For now, let’s agree to agree with the widely accepted notion that associations (with exceptions) are losing members more rapidly than ever before (2014 Member Engagement & Performance Survey, Advanced Solutions International). Facing declining dues revenue, an association director (and its board) can make decisions that fall squarely into the “screw-up” category.
For example, one reaction to falling membership is to just raise dues on remaining members. It makes sense on the surface. Why not raise dues? The organization needs more revenue, right? Yes, it does. And revenue comes from dues-paying members, right? Sure. So it’s easy. Jack up the dues and watch the revenue rise like a swelling ocean tide.
Until two-thirds of your members quit.
Which happened to one association we spoke with. Facing a decline in dues revenue, the association board decided the best solution was to triple member dues. So they did. And then watched in horror as the membership roll shrunk like your best all-cotton shirt in a hot dryer (it’s Metaphor Day at The IT Guys). The association lost almost 70% of its members.
Guess what. Years later, this organization still hasn’t fully recovered. A screw-up? Oh yeah. On an epic scale. For most organizations this would be game over; few organizations come back from this level of screw-up. Fortunately for this association, new, wiser governance has righted the ship and set course for a successful comeback. But it’s taking time.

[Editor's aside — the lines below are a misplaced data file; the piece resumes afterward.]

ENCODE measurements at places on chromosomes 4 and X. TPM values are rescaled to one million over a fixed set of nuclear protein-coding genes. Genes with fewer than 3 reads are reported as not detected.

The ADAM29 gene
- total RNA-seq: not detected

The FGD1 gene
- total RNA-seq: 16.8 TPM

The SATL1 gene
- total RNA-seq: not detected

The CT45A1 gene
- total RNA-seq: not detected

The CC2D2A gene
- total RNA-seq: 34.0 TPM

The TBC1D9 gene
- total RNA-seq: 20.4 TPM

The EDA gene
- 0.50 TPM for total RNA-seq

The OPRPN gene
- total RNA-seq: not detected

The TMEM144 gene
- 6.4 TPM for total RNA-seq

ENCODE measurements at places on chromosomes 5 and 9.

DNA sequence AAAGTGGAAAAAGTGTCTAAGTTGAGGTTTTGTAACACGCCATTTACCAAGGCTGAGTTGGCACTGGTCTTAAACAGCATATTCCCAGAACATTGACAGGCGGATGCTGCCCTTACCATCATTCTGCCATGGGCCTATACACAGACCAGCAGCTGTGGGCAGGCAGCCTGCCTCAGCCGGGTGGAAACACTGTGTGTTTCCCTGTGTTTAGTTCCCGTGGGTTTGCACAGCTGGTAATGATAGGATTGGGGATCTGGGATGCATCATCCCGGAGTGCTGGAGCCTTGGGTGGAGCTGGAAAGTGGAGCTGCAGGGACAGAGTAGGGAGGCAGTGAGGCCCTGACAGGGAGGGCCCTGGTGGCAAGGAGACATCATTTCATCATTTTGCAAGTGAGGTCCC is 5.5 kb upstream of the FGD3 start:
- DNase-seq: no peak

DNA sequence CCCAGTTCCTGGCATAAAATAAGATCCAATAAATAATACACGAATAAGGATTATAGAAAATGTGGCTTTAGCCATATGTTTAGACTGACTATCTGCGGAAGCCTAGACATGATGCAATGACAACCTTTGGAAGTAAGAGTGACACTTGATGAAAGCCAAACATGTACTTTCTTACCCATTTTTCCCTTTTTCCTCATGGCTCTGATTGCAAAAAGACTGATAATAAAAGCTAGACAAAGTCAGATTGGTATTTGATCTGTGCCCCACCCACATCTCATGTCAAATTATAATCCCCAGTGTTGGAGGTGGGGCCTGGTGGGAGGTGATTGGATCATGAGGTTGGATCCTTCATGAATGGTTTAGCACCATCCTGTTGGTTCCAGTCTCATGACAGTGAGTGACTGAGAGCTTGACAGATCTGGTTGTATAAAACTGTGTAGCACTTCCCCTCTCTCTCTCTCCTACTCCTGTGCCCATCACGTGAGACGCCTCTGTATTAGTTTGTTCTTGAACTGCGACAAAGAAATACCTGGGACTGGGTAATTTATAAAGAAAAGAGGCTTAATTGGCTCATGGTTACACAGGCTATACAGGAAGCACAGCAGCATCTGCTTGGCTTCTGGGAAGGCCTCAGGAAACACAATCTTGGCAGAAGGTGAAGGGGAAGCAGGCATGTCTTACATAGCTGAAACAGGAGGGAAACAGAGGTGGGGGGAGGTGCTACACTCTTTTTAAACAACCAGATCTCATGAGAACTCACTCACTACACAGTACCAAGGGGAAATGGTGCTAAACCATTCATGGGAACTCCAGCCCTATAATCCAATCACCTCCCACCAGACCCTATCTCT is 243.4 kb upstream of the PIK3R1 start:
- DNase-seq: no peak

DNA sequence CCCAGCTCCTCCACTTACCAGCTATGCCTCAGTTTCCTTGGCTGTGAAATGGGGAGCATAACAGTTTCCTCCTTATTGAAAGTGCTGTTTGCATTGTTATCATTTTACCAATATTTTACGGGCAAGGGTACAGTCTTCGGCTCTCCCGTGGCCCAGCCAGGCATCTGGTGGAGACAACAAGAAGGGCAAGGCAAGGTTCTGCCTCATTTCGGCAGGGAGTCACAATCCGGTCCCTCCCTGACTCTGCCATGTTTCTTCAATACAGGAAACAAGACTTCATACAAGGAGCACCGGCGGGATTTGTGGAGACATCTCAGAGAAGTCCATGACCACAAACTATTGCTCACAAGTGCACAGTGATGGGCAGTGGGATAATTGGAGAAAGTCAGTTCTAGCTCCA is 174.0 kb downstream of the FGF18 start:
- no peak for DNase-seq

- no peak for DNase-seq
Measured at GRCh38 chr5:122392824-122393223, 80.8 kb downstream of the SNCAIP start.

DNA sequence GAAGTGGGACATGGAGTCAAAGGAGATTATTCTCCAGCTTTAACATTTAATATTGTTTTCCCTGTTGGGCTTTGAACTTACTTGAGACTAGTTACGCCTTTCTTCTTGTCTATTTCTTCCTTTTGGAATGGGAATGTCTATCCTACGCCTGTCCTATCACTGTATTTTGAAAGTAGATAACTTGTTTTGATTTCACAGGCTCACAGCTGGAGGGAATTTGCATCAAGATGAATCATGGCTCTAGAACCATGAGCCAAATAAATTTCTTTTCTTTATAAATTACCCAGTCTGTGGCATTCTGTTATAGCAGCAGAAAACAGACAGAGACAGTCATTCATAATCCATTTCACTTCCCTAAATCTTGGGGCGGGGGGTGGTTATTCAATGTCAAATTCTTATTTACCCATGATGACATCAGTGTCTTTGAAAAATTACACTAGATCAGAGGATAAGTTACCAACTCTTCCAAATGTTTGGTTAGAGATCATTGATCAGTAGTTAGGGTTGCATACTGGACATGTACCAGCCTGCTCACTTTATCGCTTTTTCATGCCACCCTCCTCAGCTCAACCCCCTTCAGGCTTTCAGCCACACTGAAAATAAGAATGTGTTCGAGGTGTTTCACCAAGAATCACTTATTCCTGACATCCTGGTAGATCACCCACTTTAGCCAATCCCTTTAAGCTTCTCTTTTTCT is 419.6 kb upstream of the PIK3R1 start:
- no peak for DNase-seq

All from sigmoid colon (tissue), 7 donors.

Another opportunity to screw up while struggling to retain members is by adding more association services. That sounds reasonable. More services = more value, right? More value = satisfied members, yes? Satisfied members keep on paying dues. Problem solved. Everybody’s happy.
On the surface, that all seems like sound reasoning. Unless the added services are of dubious value. AKA, services nobody wants.
Adding a host of services whose real purpose is to bulk up the services portfolio, while failing to deliver any real benefit to members, dilutes the value of the entire portfolio. The organization ends up with a services portfolio so bloated by unwanted programs & services that those possessing real value are lost in the crowd.
Members tire of wasting time wading through them all. It takes too much effort to find a service or program they need and can use. So they give up trying. Ultimately, they give up on the organization. The entire exercise ends up exacerbating the membership problem, not fixing it. A screw-up? You got that right.
There you have it. A couple of reactions to shrinking membership rolls rich in screw-up opportunities. And that’s just a couple screw-up decisions. There are more.
So, is this an all bad news story? Is screwing-up inevitable? Does everyone screw-up when dealing with declining membership? No, no, and no. A number of organizations succeed in addressing the shrinking membership problem. In fact, they succeed in a big way.
In Part 3 we’ll look at how one of these associations has successfully dealt with the challenge of growing membership rolls when the trend is clearly running the other way.
Don’t screw up and miss it!